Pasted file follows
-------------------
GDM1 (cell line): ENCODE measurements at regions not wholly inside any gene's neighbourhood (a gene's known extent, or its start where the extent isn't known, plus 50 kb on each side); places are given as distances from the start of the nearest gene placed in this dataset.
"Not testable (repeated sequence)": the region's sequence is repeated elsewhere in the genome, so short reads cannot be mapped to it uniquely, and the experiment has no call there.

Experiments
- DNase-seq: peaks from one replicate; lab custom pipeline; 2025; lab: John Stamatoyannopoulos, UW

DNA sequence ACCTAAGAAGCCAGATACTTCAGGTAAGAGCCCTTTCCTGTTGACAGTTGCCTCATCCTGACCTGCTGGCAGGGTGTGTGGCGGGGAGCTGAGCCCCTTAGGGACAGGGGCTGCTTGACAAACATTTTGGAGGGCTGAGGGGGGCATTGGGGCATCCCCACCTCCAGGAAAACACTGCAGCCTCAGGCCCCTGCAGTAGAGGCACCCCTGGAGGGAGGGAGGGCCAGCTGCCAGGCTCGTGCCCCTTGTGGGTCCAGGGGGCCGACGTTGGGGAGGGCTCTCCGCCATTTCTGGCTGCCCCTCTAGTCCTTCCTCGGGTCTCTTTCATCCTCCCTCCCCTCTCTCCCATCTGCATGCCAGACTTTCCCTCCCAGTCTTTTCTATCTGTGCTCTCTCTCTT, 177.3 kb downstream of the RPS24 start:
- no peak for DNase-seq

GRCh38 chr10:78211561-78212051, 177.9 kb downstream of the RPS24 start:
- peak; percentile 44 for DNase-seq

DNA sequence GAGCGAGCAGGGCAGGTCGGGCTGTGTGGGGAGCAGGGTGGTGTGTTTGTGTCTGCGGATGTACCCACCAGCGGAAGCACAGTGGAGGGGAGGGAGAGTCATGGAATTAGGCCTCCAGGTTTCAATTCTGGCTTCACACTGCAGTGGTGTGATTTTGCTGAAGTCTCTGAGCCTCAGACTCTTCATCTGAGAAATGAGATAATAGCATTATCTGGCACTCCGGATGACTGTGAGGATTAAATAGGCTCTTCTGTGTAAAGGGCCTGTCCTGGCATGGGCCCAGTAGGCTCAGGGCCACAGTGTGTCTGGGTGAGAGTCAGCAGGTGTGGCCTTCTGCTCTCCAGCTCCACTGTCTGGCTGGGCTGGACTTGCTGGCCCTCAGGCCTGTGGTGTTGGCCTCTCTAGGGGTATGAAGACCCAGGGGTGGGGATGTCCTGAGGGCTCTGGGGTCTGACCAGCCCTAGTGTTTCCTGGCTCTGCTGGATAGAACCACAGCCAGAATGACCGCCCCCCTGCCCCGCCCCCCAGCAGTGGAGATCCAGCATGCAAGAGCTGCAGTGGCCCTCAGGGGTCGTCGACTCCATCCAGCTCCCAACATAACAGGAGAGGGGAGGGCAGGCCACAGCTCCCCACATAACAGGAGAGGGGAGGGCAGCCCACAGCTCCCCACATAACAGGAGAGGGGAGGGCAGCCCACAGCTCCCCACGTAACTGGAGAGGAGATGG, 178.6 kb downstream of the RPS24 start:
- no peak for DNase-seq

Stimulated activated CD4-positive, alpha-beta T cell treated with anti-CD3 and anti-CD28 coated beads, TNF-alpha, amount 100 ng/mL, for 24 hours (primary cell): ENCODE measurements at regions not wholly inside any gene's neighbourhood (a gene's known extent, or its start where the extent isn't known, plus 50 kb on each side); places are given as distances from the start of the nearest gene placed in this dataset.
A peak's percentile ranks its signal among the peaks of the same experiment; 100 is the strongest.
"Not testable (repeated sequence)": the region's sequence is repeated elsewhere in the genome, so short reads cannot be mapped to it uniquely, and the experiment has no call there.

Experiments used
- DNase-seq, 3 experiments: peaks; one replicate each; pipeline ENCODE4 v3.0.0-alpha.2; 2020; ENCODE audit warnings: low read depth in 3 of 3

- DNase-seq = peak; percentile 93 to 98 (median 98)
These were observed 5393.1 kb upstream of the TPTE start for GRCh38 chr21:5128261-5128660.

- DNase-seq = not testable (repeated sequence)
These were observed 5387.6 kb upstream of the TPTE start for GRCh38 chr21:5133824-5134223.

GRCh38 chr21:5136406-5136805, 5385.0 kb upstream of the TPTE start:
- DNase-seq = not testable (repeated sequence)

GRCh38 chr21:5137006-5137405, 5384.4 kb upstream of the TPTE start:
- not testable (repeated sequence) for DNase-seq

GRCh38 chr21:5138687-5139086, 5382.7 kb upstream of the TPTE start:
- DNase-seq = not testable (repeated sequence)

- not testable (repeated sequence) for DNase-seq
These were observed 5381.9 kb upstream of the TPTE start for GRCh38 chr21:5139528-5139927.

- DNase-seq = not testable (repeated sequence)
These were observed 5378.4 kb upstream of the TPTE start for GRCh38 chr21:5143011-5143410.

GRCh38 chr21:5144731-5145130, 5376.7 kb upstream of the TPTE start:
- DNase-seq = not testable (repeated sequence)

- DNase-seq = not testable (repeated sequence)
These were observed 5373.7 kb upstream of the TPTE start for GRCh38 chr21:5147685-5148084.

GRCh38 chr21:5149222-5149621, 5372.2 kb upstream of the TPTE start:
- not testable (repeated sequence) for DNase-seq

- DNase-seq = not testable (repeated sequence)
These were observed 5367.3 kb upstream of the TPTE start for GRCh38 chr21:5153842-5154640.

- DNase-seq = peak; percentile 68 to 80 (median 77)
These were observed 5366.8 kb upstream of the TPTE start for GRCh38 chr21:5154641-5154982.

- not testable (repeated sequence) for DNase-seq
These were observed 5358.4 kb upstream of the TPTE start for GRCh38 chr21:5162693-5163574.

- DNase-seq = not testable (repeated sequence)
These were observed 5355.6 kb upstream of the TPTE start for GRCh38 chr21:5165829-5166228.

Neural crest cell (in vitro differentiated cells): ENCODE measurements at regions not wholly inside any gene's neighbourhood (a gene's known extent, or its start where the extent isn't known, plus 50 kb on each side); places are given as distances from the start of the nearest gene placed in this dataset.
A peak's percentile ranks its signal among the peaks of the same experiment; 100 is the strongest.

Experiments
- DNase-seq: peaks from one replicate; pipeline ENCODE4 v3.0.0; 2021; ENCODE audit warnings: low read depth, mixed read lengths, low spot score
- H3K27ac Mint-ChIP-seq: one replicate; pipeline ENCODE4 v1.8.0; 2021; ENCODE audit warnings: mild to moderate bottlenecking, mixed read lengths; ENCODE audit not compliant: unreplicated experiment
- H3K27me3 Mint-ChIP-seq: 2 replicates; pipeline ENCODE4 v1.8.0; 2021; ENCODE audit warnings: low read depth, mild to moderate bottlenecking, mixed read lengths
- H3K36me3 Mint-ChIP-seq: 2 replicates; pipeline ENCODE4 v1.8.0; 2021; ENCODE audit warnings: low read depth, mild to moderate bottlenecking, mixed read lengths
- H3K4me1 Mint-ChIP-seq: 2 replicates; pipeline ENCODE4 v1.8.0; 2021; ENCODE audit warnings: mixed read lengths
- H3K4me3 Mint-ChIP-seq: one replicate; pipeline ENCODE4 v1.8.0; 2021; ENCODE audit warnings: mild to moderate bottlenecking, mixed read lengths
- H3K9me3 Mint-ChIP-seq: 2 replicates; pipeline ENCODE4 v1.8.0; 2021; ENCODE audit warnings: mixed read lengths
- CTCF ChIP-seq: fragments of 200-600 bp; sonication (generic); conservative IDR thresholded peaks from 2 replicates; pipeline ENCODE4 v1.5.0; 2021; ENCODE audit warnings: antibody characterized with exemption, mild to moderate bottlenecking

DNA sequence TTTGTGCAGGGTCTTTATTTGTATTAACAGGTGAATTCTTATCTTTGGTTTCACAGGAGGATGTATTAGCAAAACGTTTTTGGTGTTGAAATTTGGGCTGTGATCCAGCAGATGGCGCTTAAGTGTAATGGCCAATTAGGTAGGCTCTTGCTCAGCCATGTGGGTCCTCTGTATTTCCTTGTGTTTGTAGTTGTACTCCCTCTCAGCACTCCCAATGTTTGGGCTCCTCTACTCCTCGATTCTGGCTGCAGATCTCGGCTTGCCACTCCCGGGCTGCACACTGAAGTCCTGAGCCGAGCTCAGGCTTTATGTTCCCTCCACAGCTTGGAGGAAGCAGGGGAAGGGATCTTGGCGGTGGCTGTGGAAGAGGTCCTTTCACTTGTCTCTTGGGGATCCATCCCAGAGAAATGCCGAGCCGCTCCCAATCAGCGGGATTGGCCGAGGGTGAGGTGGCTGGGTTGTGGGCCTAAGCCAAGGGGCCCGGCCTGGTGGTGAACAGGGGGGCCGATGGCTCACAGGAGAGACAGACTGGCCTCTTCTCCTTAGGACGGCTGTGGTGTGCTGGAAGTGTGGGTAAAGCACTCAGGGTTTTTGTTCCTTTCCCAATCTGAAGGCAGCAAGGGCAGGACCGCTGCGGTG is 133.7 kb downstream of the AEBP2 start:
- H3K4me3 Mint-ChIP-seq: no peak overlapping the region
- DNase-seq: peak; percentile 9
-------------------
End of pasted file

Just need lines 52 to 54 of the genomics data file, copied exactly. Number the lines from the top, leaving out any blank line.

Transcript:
- H3K4me3 Mint-ChIP-seq: one replicate; pipeline ENCODE4 v1.8.0; 2021; ENCODE audit warnings: mild to moderate bottlenecking, mixed read lengths
- H3K9me3 Mint-ChIP-seq: 2 replicates; pipeline ENCODE4 v1.8.0; 2021; ENCODE audit warnings: mixed read lengths
- CTCF ChIP-seq: fragments of 200-600 bp; sonication (generic); conservative IDR thresholded peaks from 2 replicates; pipeline ENCODE4 v1.5.0; 2021; ENCODE audit warnings: antibody characterized with exemption, mild to moderate bottlenecking